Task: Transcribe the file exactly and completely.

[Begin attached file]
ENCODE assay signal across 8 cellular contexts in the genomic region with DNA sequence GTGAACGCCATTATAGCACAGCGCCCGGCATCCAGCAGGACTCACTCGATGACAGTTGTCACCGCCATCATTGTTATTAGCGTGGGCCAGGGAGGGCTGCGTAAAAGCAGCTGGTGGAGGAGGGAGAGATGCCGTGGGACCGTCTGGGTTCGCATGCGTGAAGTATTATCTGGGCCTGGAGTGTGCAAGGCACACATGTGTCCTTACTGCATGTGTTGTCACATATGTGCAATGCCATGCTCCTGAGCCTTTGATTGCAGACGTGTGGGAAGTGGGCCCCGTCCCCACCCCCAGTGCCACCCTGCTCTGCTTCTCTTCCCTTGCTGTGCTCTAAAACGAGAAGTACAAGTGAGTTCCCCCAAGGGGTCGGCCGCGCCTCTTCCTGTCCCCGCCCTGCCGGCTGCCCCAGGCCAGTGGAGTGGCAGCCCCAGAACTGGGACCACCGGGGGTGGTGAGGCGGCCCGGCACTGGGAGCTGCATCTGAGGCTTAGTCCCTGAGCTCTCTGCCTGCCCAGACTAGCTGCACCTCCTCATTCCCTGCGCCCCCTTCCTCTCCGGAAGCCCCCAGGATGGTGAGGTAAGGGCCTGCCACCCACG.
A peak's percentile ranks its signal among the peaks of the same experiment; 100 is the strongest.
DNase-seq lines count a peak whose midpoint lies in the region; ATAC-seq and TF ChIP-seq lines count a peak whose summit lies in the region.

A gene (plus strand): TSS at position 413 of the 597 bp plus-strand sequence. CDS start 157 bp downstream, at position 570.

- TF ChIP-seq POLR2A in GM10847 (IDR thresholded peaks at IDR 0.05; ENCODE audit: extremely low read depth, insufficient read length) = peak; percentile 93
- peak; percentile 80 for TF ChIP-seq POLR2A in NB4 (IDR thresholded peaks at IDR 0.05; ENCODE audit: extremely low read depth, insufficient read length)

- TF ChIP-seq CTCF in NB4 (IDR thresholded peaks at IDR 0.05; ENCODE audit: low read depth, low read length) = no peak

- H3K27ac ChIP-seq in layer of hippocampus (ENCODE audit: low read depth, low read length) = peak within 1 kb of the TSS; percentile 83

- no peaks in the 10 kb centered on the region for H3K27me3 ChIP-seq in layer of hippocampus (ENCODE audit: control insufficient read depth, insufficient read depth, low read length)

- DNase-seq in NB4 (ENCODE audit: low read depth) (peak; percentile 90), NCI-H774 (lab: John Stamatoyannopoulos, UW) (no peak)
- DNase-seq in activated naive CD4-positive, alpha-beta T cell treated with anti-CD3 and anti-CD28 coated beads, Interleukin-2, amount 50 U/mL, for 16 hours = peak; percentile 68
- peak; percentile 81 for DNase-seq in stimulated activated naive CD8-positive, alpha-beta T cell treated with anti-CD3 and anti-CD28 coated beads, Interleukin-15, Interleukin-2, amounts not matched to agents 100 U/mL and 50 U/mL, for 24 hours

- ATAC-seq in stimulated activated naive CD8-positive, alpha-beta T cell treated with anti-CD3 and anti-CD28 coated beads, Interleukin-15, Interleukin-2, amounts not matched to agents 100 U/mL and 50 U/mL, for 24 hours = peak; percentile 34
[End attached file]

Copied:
ENCODE assay signal across 8 cellular contexts in the genomic region with DNA sequence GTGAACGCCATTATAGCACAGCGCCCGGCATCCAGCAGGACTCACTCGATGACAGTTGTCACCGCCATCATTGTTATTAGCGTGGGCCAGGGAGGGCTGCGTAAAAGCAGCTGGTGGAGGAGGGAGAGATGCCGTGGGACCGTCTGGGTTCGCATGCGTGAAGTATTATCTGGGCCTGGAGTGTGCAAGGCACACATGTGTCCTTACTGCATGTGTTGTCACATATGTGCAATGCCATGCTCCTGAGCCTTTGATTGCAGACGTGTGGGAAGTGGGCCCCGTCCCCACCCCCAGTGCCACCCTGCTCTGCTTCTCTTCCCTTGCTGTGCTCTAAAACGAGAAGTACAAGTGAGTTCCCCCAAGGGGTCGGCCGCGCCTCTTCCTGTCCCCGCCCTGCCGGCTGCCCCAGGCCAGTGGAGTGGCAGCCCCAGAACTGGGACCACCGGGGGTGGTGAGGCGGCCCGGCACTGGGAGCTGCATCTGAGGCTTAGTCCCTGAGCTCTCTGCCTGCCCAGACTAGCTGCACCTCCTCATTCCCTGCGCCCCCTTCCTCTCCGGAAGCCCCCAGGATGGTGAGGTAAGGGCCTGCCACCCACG.
A peak's percentile ranks its signal among the peaks of the same experiment; 100 is the strongest.
DNase-seq lines count a peak whose midpoint lies in the region; ATAC-seq and TF ChIP-seq lines count a peak whose summit lies in the region.

A gene (plus strand): TSS at position 413 of the 597 bp plus-strand sequence. CDS start 157 bp downstream, at position 570.

- TF ChIP-seq POLR2A in GM10847 (IDR thresholded peaks at IDR 0.05; ENCODE audit: extremely low read depth, insufficient read length) = peak; percentile 93
- peak; percentile 80 for TF ChIP-seq POLR2A in NB4 (IDR thresholded peaks at IDR 0.05; ENCODE audit: extremely low read depth, insufficient read length)

- TF ChIP-seq CTCF in NB4 (IDR thresholded peaks at IDR 0.05; ENCODE audit: low read depth, low read length) = no peak

- H3K27ac ChIP-seq in layer of hippocampus (ENCODE audit: low read depth, low read length) = peak within 1 kb of the TSS; percentile 83

- no peaks in the 10 kb centered on the region for H3K27me3 ChIP-seq in layer of hippocampus (ENCODE audit: control insufficient read depth, insufficient read depth, low read length)

- DNase-seq in NB4 (ENCODE audit: low read depth) (peak; percentile 90), NCI-H774 (lab: John Stamatoyannopoulos, UW) (no peak)
- DNase-seq in activated naive CD4-positive, alpha-beta T cell treated with anti-CD3 and anti-CD28 coated beads, Interleukin-2, amount 50 U/mL, for 16 hours = peak; percentile 68
- peak; percentile 81 for DNase-seq in stimulated activated naive CD8-positive, alpha-beta T cell treated with anti-CD3 and anti-CD28 coated beads, Interleukin-15, Interleukin-2, amounts not matched to agents 100 U/mL and 50 U/mL, for 24 hours

- ATAC-seq in stimulated activated naive CD8-positive, alpha-beta T cell treated with anti-CD3 and anti-CD28 coated beads, Interleukin-15, Interleukin-2, amounts not matched to agents 100 U/mL and 50 U/mL, for 24 hours = peak; percentile 34